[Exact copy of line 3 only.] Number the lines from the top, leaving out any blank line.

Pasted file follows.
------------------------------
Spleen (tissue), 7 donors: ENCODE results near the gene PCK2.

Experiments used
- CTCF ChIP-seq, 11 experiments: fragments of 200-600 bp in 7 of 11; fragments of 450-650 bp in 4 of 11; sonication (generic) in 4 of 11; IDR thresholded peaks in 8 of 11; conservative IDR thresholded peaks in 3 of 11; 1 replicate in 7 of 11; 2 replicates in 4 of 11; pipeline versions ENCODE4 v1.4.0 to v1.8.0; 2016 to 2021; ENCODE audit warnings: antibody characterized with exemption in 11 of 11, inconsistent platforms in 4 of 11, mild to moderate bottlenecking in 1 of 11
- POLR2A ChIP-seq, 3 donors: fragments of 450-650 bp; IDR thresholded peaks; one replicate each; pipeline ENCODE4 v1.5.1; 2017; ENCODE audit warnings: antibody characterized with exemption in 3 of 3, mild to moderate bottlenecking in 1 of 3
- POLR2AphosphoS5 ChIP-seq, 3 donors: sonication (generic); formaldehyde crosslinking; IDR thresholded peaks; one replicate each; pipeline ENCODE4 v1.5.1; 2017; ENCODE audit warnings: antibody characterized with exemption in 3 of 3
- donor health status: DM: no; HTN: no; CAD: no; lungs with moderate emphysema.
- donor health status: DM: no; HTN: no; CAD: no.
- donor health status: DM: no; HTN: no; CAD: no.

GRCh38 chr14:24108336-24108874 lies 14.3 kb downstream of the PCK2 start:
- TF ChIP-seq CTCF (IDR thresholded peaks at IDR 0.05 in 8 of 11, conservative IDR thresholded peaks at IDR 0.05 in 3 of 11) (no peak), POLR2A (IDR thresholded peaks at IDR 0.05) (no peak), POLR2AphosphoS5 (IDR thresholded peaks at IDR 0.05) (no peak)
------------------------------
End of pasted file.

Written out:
- CTCF ChIP-seq, 11 experiments: fragments of 200-600 bp in 7 of 11; fragments of 450-650 bp in 4 of 11; sonication (generic) in 4 of 11; IDR thresholded peaks in 8 of 11; conservative IDR thresholded peaks in 3 of 11; 1 replicate in 7 of 11; 2 replicates in 4 of 11; pipeline versions ENCODE4 v1.4.0 to v1.8.0; 2016 to 2021; ENCODE audit warnings: antibody characterized with exemption in 11 of 11, inconsistent platforms in 4 of 11, mild to moderate bottlenecking in 1 of 11